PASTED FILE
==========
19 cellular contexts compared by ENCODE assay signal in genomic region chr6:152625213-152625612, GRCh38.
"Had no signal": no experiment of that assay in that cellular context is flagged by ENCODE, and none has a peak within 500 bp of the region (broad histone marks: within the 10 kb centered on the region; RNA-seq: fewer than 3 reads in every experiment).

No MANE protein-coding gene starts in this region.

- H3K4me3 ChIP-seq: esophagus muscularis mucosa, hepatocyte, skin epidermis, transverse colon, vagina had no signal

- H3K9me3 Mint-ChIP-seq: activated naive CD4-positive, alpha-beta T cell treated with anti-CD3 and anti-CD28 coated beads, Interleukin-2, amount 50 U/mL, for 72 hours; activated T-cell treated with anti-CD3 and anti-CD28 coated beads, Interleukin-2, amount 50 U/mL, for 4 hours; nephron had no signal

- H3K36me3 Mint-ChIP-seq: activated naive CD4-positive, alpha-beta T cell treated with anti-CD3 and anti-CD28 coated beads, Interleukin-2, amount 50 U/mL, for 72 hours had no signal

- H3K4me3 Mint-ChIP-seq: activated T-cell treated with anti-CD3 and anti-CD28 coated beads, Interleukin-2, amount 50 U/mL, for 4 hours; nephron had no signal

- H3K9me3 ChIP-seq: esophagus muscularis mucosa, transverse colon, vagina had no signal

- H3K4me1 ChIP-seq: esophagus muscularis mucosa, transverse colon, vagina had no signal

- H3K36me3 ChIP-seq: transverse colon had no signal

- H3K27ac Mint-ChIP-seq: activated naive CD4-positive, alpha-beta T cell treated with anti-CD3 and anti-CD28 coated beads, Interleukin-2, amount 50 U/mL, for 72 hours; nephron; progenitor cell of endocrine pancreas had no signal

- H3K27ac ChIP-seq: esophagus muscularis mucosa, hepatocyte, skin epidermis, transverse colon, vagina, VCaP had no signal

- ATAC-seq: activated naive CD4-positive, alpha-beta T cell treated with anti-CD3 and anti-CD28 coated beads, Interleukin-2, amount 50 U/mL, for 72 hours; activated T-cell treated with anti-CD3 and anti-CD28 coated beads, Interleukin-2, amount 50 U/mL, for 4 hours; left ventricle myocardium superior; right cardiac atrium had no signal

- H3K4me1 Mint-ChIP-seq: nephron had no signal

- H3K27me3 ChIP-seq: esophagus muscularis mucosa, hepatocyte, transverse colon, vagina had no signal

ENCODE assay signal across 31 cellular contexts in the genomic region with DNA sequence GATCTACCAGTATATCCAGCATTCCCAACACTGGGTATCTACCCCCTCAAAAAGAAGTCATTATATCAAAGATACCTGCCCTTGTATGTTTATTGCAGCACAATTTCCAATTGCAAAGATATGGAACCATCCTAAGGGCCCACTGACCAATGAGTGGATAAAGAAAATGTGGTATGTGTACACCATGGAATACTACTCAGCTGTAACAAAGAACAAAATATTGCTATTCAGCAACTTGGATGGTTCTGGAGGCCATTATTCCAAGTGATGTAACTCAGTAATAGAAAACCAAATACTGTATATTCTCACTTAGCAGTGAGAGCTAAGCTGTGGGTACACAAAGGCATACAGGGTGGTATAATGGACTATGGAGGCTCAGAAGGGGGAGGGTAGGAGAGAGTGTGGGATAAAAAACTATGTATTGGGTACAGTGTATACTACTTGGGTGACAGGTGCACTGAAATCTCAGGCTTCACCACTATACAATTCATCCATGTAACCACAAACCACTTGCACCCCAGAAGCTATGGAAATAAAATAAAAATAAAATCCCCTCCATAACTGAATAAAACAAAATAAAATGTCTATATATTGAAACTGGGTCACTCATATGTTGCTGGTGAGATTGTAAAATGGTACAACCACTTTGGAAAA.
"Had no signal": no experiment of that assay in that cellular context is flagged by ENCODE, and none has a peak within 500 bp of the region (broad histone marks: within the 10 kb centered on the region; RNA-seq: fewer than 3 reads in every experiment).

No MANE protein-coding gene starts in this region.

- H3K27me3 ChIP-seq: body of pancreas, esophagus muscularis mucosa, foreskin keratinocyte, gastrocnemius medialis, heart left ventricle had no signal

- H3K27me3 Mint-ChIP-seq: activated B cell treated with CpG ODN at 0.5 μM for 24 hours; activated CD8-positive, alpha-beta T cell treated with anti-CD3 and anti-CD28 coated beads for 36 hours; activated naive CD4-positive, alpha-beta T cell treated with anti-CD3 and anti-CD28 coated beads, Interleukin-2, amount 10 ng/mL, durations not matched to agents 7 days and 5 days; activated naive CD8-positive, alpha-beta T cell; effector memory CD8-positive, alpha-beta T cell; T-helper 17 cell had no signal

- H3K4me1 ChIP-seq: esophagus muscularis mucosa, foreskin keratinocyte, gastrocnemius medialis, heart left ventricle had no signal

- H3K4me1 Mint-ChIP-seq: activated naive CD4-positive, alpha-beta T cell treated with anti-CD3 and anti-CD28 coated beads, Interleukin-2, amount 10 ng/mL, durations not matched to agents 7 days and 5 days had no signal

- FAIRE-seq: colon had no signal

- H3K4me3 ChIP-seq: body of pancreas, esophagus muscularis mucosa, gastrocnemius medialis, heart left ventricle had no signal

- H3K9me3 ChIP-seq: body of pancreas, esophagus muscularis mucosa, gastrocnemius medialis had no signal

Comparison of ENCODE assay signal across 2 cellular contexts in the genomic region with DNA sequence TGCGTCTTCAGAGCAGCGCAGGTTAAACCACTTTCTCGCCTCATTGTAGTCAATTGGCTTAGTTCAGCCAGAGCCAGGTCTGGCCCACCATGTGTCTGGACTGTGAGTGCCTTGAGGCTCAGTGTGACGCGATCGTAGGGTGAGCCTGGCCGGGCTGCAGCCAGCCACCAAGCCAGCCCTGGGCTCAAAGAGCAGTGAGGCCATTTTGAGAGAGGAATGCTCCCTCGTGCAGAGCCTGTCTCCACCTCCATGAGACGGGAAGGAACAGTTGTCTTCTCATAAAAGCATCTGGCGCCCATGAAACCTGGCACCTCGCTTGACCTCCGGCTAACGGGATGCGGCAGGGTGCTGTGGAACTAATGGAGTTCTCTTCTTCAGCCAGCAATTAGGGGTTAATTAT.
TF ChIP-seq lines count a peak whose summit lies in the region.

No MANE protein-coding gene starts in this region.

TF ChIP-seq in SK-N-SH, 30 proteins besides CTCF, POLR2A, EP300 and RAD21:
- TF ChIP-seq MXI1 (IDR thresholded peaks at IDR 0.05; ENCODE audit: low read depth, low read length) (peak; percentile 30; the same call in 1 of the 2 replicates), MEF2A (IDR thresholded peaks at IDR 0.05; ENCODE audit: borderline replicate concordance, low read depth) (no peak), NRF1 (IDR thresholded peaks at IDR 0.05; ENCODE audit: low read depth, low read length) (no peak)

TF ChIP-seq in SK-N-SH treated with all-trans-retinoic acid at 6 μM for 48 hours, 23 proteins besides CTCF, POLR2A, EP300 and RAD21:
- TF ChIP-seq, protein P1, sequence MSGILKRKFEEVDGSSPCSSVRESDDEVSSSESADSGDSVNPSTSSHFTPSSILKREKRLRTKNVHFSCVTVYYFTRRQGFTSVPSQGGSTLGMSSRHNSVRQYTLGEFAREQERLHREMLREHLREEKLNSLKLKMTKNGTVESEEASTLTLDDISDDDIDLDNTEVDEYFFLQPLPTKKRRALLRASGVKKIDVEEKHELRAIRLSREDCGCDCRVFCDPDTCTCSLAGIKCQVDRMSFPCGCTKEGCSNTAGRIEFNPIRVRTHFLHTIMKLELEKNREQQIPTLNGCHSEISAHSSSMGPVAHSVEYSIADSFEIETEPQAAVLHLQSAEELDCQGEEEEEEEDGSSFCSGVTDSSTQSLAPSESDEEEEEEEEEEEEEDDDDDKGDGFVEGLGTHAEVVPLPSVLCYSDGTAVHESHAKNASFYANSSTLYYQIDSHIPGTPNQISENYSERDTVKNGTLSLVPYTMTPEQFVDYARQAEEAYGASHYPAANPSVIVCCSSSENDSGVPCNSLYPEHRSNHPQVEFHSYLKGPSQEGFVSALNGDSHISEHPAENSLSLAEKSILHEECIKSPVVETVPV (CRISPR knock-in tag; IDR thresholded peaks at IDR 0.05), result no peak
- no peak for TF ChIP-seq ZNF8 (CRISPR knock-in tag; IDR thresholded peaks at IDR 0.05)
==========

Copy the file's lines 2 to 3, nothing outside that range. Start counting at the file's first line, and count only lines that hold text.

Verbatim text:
"Had no signal": no experiment of that assay in that cellular context is flagged by ENCODE, and none has a peak within 500 bp of the region (broad histone marks: within the 10 kb centered on the region; RNA-seq: fewer than 3 reads in every experiment).

No MANE protein-coding gene starts in this region.